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The Last Rites of Boromir

June 16, 2015


One of the most Catholic scenes in The Lord of the Rings is the death of Boromir. Shortly after Boromir tries to take the ring from Frodo, the company becomes scattered and is attacked by hundreds of orcs. When the orcs attempt to take Merry and Pippin captive, Boromir defends them, killing at least twenty before he is felled by a barrage of arrows. The warrior collapses next to a tree and is soon found by Aragorn, dying from his wounds.

Aragorn knelt beside him. Boromir opened his eyes and strove to speak. At last slow words came. ‘I tried to take the Ring from Frodo,’ he said. ‘I am sorry. I have paid.’ His glance strayed to his fallen enemies, twenty at least lay there. ‘They have gone: the Halflings: the Orcs have taken them. I think they are not dead. Orcs bound them.’ He paused and his eyes closed wearily. After a moment he spoke again.

‘Farewell, Aragorn! Go to Minas Tirith and save my people! I have failed.’

‘No!’ said Aragorn, taking his hand and kissing his brow. ‘You have conquered. Few have gained such a victory. Be at peace! Minas Tirith shall not fall!’

Boromir smiled.

‘Which way did they go? Was Frodo there?’ said Aragorn.

But Boromir did not speak again.

In this short, moving scene, we see several elements of the last rites offered to Catholics. Last rites include three sacraments: reconciliation, anointing of the sick, and the Eucharist. Boromir confesses his sins to Aragorn and shows true remorse. Aragorn offers him a kind of absolution. He also seems to anoint Boromir as best he can with a kiss on his forehead. Boromir has already performed a heroic and appropriate penance. Having sinned by attempting to take the ring, harming a hobbit in the process, he makes up for this by defending two hobbits, even to the point of giving his life for theirs. Hearing Aragorn’s words, Boromir is able to smile and die in peace.

The only element of last rites missing from this scene is the Eucharist. When given to a dying Catholic, this sacrament is called “viaticum,” Latin for “provision for a journey.” Interestingly, the elvish lembas bread, able to sustain a man for a long journey, is also called “waybread.” Surely it is no coincidence that the supernatural forms of sustenance are basically named “bread for a journey.” I’m not sure why Tolkien does not include viaticum in this scene. Perhaps Boromir died too quickly for Aragorn to rush back to the shore for the lembas. But my suspicion is that its presence might have made this already obviously Catholic scene a bit too allegorical.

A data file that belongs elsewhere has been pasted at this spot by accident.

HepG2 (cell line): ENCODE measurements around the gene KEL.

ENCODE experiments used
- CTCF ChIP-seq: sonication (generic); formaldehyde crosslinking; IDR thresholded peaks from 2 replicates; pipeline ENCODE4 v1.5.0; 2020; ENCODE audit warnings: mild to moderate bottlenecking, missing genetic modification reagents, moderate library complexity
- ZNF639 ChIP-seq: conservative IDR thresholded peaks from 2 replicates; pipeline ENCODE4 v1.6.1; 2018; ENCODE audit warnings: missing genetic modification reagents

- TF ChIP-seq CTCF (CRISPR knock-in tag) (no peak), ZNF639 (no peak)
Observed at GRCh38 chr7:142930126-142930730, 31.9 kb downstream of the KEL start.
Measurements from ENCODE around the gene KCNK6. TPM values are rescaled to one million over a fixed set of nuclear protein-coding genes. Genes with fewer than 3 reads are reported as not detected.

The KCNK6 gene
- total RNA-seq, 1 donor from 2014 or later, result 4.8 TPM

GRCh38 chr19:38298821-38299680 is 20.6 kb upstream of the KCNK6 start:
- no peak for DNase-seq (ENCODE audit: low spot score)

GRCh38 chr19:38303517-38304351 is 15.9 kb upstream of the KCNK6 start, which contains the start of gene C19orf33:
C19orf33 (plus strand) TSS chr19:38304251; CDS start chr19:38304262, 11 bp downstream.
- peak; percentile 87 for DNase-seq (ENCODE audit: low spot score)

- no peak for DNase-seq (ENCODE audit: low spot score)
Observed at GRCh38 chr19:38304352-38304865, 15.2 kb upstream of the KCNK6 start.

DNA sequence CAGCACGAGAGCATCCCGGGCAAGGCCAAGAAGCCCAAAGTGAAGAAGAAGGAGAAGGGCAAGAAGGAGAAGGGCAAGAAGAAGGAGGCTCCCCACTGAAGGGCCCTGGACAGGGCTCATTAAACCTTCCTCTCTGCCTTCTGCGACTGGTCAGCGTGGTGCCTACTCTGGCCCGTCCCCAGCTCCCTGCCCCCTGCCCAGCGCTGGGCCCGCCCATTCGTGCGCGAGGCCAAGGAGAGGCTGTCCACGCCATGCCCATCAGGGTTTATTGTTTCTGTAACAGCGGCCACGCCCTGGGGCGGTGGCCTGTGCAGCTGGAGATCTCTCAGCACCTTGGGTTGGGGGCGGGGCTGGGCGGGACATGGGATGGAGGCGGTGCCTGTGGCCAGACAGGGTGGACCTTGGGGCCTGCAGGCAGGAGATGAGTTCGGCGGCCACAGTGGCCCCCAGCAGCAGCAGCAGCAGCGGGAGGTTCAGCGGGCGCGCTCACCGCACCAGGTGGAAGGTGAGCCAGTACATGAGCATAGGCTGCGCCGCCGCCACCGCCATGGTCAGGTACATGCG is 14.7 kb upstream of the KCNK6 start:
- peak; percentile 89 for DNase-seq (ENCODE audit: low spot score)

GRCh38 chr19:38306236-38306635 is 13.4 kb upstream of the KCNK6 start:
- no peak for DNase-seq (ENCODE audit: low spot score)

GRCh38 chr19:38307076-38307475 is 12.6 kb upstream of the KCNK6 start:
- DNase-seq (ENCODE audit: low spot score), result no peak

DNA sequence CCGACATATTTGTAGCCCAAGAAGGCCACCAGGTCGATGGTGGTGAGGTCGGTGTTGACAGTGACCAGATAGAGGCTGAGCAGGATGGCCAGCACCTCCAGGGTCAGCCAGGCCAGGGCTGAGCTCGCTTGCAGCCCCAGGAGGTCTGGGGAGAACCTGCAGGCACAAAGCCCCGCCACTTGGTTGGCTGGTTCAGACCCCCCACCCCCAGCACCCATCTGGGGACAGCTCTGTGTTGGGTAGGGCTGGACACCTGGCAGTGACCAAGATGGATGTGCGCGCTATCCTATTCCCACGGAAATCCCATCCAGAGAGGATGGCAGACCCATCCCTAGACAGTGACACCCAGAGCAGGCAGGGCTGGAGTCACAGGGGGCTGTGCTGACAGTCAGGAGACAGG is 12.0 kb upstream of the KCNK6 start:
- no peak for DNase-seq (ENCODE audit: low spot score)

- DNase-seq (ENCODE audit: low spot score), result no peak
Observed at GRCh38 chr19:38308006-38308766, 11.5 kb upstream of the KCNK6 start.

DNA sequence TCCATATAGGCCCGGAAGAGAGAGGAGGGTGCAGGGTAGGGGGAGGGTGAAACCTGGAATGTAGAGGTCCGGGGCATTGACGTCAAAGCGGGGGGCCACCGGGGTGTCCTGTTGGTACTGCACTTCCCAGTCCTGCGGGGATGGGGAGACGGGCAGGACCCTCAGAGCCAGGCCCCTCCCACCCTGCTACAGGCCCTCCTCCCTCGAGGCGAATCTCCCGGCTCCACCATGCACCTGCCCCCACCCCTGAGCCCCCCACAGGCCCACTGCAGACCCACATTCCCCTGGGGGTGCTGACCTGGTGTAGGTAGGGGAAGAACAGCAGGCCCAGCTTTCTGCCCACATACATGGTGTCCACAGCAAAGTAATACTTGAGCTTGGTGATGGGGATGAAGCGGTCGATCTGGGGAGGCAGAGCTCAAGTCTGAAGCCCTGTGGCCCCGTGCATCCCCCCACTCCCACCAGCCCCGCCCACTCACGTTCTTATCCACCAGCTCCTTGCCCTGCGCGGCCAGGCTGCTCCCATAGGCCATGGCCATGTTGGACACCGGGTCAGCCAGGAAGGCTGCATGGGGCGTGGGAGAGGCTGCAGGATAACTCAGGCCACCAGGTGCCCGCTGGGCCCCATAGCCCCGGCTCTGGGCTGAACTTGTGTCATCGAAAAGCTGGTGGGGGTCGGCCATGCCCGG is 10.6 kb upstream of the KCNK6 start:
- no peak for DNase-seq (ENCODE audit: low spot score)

Either way, Strider is able to send Boromir on his final journey; spiritually, in the sacrament of reconciliation, and literally, in his funeral boat over the Falls of Rauros. Aragorn also keeps Boromir’s transgression secret when he meets with the other members of the company, thereby preserving the seal of the confessional.

So what gives Strider the authority to administer these “proto” last rites? Well, Strider is not just a ranger of the wild. He is Aragorn son of Arathorn, the rightful king. His lineage stretches all the way back to Elendil. But, long ago, Elendil’s line faltered. The kingdom divided into North and South. Elendil’s son Isildur fell. The Northern Kingdom was destroyed. The Southern Kingdom decreased and the royal line was thought to be lost. But Aragorn rose up to claim the throne and restore his people. This account of the fictional kingdoms of middle-earth is unmistakably drawn from the true history of Israel, its division, and the failing of its kings. So, just as Jesus sprang up as the “shoot of Jesse,” the rightful heir of David and King of the Jews, Aragorn is the “shoot of Elendil,” the rightful heir of Isildur and King of Gondor.

Drawing from this connection to the Israelite kings, Aragorn also serves a priestly function. This is perhaps most clear in his gifts as a healer. Although he may not have the skill of Elrond, Aragorn is able to triage Frodo in the wild after the attack at Weathertop. Later, after the battle of Pelennor Field, he slips into the city because he is the only one able to heal those hurt by the Witch King.

Boromir was beyond any physical healing, however. And so we see instead Aragorn’s most important priestly function; a vessel of grace in the sacraments. Without this, Boromir’s contrition might still have been present. But it wouldn’t have come to fruition in absolution and peace for the mighty warrior. But Aragorn, true king and priest, was present and able to send Boromir on his journey with a clean heart and beautiful words all Catholics should hope to hear, “You have conquered. Few have gained such a victory. Be at peace!”